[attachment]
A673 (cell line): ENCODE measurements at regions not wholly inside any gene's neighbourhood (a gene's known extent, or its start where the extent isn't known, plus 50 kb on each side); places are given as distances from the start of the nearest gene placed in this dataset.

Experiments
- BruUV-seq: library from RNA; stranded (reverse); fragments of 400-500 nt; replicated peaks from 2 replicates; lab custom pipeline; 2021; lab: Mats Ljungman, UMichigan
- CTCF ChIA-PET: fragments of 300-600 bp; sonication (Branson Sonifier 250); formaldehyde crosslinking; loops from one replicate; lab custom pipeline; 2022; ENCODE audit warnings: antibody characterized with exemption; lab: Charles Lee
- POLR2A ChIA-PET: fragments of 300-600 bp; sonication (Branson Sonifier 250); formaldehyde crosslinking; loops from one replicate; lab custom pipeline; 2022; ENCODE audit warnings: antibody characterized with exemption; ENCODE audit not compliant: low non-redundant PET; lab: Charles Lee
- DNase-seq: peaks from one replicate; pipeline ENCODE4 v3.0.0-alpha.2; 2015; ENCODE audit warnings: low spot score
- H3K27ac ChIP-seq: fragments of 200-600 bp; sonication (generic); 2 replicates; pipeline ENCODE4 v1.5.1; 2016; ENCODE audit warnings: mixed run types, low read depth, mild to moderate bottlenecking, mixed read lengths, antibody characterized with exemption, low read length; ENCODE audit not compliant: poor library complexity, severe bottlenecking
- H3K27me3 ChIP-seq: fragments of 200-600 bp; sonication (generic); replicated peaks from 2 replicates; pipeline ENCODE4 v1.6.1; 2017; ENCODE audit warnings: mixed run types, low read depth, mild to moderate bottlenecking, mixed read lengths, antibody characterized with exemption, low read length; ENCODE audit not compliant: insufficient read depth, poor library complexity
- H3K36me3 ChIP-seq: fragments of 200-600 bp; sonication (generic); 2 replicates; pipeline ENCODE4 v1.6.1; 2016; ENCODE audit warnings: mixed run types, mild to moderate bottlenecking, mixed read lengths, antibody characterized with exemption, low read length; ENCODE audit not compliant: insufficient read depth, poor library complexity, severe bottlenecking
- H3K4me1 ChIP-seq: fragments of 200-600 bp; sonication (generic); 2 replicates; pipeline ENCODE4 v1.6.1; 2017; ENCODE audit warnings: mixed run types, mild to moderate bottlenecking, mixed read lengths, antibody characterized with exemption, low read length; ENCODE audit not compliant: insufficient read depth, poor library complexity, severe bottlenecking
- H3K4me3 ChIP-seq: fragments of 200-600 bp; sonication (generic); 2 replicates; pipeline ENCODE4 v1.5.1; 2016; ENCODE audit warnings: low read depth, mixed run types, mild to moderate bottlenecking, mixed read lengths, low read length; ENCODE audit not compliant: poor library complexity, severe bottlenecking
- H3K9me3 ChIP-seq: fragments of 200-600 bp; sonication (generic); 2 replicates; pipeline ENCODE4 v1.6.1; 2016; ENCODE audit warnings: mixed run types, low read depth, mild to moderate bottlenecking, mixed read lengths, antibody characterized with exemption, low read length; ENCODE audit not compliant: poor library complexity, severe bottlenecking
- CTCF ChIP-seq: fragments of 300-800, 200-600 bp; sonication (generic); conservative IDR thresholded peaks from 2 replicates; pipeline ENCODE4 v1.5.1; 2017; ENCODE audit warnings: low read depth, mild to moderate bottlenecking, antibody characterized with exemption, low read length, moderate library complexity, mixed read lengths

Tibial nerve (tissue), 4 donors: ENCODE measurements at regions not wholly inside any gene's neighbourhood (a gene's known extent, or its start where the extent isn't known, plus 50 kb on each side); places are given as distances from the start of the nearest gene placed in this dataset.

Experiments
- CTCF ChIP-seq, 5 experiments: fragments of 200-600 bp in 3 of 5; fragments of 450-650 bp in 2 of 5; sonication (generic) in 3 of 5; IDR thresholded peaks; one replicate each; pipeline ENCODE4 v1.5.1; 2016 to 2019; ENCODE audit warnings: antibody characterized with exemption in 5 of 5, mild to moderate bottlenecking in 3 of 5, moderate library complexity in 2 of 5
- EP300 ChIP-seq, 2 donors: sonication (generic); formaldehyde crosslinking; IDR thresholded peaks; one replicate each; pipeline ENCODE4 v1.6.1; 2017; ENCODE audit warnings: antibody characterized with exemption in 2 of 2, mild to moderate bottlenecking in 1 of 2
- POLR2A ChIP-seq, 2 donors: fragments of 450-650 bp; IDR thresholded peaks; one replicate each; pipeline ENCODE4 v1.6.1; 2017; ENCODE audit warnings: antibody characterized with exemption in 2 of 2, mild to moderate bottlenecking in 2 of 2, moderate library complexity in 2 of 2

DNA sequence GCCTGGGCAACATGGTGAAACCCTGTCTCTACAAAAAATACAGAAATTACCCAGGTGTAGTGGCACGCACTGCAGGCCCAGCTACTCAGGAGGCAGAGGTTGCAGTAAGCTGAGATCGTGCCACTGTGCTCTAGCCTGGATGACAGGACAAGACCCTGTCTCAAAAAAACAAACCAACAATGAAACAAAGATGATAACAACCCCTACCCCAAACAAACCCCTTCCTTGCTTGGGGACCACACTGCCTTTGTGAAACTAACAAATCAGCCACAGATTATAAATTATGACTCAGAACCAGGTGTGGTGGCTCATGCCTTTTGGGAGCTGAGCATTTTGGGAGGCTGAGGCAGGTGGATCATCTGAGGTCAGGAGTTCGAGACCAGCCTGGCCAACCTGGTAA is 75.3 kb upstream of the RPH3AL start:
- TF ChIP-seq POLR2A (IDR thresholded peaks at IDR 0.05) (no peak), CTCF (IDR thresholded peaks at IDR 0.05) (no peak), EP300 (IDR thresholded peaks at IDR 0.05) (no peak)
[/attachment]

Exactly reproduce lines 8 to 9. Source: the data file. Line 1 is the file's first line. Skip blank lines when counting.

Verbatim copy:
- H3K27me3 ChIP-seq: fragments of 200-600 bp; sonication (generic); replicated peaks from 2 replicates; pipeline ENCODE4 v1.6.1; 2017; ENCODE audit warnings: mixed run types, low read depth, mild to moderate bottlenecking, mixed read lengths, antibody characterized with exemption, low read length; ENCODE audit not compliant: insufficient read depth, poor library complexity
- H3K36me3 ChIP-seq: fragments of 200-600 bp; sonication (generic); 2 replicates; pipeline ENCODE4 v1.6.1; 2016; ENCODE audit warnings: mixed run types, mild to moderate bottlenecking, mixed read lengths, antibody characterized with exemption, low read length; ENCODE audit not compliant: insufficient read depth, poor library complexity, severe bottlenecking